In a ruling made just before the close of business hours Tuesday, the California Public Utilities Commission (CPUC) directed Southern California Edison and San Diego Gas & Electric to meet with groups critical of a 2014 agreement that calls on utility ratepayers to shoulder about 70 percent of the costs from shutting down the San Onofre Nuclear Generating Station.
The directive orders the two utilities to “carefully consider” any modifications that would allow greater relief for ratepayers.
“The CPUC must ensure the integrity of its processes and that its decisions serve the public interest,” said CPUC commissioner Catherine J.K. Sandoval in a statement.
The ruling orders SDG&E and Southern California Edison to meet with representatives of the Office for Ratepayers Advocates and The Utility Reform Network, who have urged modifications to the $4.7 billion settlement from two years ago.
The CPUC directive also calls on Edison and SDG&E to consider an assessment of the agreement by the Alliance for Nuclear Responsibility, a San Luis Obispo-based activist group opposed to nuclear power.
Southern California Edison is the majority owner of the plant and oversees its operations. San Diego Gas & Electric, a subsidiary of Sempra Energy, owns 20 percent.
“We have just received notification of the ruling and have not yet had a chance to review it to provide further comment,” SDG&E communications director Christy Ihrig said in an email to the Union-Tribune.
In a statement released late Tuesday night, Southern California Edison defended the 2014 agreement and said it was “disappointed” in the ruling but said it will follow its directives.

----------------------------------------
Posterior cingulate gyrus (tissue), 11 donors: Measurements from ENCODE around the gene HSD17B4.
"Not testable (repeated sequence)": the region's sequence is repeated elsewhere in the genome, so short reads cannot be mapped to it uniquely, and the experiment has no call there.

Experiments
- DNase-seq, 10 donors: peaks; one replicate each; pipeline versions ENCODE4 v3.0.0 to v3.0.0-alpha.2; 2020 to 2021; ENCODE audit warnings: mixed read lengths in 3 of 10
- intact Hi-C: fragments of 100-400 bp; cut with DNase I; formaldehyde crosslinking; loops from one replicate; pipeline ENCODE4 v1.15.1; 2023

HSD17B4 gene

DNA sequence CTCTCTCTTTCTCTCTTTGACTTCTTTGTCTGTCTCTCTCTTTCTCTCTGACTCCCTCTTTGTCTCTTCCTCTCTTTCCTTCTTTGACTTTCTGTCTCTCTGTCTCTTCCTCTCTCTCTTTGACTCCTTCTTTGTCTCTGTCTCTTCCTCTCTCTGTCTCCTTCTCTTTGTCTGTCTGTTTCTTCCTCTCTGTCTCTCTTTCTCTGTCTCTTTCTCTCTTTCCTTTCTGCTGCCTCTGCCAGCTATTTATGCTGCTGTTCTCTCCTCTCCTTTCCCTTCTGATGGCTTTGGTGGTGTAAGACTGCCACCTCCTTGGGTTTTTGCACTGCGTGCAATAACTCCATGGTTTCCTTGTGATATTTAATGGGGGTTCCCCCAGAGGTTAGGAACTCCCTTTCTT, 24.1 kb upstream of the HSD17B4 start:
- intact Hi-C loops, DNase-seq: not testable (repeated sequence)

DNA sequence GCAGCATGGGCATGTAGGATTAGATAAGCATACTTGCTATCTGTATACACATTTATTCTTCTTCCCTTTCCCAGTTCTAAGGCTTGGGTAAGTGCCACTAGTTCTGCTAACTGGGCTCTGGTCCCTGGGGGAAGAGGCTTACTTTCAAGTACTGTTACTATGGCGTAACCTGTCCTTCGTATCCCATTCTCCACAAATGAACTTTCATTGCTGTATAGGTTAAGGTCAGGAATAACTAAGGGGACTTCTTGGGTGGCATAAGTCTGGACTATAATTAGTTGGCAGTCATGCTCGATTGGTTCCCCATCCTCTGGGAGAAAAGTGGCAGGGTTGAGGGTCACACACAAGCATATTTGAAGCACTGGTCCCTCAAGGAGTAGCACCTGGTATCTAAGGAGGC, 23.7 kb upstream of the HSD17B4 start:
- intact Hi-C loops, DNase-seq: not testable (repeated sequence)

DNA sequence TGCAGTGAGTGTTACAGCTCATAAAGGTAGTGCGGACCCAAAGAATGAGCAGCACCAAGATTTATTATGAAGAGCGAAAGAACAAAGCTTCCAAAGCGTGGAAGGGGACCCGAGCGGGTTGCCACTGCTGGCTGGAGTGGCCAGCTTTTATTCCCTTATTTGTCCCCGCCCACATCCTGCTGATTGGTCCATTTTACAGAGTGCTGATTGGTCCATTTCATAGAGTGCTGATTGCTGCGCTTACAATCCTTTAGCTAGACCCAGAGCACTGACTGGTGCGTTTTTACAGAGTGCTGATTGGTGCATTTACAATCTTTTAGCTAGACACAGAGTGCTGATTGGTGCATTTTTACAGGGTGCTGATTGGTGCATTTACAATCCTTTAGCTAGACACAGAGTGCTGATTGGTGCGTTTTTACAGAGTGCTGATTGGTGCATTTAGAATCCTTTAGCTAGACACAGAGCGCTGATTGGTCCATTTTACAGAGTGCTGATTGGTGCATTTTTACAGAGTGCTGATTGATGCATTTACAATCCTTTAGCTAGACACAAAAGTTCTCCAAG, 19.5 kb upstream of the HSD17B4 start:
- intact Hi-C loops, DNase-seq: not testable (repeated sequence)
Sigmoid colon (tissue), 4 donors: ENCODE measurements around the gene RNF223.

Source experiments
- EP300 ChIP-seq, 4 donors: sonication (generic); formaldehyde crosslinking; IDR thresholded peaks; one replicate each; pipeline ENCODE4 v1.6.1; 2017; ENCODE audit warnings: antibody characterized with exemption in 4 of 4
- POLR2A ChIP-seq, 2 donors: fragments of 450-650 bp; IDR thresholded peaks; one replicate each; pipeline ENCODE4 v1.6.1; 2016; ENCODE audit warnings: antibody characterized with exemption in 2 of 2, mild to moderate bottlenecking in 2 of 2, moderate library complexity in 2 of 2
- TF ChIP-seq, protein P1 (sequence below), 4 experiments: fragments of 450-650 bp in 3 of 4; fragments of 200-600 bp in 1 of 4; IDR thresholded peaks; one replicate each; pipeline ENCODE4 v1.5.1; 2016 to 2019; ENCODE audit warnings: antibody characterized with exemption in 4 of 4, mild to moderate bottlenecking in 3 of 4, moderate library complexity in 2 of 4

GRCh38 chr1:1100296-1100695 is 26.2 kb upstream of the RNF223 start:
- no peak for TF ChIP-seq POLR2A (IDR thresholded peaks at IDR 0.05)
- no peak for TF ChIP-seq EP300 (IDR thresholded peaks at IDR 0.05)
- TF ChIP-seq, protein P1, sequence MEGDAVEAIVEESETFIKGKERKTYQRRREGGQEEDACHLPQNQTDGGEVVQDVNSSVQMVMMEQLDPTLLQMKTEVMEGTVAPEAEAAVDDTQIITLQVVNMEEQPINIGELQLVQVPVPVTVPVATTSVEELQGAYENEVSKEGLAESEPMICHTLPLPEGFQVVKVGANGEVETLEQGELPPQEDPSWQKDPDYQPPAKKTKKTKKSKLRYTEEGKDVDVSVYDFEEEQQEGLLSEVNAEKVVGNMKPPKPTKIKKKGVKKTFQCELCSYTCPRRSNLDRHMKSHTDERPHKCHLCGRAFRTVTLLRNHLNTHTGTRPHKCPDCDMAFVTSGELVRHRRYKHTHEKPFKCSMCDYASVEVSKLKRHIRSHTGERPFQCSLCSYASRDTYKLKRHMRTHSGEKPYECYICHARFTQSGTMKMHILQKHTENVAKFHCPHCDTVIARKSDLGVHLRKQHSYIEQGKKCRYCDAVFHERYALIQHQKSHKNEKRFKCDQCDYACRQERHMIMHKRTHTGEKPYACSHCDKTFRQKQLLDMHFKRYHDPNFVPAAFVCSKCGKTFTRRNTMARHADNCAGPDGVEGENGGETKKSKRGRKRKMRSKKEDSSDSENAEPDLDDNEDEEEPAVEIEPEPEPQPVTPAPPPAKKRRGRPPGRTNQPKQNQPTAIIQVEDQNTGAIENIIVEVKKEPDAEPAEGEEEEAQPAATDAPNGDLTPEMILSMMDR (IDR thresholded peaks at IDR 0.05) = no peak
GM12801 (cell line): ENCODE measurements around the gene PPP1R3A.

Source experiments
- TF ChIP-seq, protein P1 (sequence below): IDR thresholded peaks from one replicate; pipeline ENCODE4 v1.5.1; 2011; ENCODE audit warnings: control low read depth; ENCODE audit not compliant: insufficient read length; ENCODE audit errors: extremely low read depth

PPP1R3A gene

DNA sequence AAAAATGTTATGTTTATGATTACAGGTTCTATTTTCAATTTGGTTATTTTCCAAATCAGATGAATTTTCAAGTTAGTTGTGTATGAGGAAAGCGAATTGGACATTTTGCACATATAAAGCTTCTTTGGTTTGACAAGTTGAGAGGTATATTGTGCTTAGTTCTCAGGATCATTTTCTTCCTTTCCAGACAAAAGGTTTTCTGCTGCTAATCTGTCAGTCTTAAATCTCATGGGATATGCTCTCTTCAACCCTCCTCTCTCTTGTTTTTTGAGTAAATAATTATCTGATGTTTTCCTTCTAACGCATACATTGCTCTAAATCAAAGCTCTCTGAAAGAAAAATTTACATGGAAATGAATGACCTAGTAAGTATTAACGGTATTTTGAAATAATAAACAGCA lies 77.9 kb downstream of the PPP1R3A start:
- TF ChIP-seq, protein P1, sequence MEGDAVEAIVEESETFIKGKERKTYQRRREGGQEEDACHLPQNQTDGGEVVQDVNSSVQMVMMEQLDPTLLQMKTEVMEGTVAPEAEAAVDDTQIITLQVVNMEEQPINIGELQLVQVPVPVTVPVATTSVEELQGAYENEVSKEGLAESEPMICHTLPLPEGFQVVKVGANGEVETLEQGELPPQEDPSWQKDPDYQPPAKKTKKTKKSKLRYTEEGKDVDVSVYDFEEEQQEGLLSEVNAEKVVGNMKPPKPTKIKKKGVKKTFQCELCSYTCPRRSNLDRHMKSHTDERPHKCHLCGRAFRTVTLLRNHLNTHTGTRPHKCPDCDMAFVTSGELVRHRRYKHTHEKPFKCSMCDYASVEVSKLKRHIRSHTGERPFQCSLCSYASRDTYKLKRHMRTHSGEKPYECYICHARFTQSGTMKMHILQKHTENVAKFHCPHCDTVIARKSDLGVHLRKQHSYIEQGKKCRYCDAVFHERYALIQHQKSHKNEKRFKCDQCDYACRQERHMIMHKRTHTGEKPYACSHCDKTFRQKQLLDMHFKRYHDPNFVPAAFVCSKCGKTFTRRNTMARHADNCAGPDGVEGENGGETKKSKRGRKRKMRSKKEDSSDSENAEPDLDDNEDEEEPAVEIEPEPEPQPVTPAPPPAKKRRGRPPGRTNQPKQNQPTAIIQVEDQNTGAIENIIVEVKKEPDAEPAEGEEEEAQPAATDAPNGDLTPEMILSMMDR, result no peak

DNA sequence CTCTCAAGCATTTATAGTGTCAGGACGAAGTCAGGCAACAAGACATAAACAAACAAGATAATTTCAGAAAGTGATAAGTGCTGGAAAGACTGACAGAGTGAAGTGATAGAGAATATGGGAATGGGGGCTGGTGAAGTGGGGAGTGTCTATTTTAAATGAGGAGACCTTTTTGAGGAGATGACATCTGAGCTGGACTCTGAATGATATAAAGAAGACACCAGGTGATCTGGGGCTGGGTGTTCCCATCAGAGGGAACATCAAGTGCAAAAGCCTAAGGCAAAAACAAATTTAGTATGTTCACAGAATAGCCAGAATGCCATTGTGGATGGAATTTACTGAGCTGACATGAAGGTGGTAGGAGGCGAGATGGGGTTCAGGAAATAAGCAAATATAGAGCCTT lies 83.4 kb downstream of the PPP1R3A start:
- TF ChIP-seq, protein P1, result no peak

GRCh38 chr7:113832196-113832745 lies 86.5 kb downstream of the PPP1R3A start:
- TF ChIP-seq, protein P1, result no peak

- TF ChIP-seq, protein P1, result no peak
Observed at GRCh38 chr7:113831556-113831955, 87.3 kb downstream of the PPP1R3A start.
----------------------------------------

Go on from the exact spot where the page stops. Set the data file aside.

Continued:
“The settlement of the San Onofre nuclear plant shutdown protects customer interests by requiring investors to pay for the replacement steam generators that prompted the closure of San Onofre in June 2013 from the point that they failed,” the statement said.
“SCE has provided or will provide refunds and rate reductions of almost $1.6 billion under the settlement, and this amount may be increased by recoveries from Mitsubishi Heavy Industries, the supplier of the defective steam generators.”
The statement went on to say the original settlement reduced the amount residential customers pay in their monthly bill for past investments to build and maintain SONGS.
The CPUC signed off on a settlement in 2014 but following disclosures published in the Union-Tribune of a secret “ex parte” meeting in Warsaw, Poland, between an Edison executive and then-CPUC President Michael Peevey, Sandoval and an administrative law judge in May of this year decided to give the agreement another look.
Tuesday’s announcement takes the review process a step further.
The Utility Reform Network wanted the dispute settled through litigation but staff attorney Matt Freedman said Tuesday night in an email, “We are pleased the commission now acknowledges that Edison’s backroom contacts with former President Peevey tainted the settlement process and biased the negotiations in favor of utility shareholders.”
The ruling sets out a timetable for meetings between the utilities and the groups wanting changes in the settlement. A deadline of April 28, 2017, has been set to reach some sort of agreement.
If an agreement is not reached by April 28, the CPUC will look at summaries from each parties and proceed from there.
SONGS has not produced electricity since January 2012 after a steam generator tube leak, and the facility is well into the third year of a 20-year decommissioning process.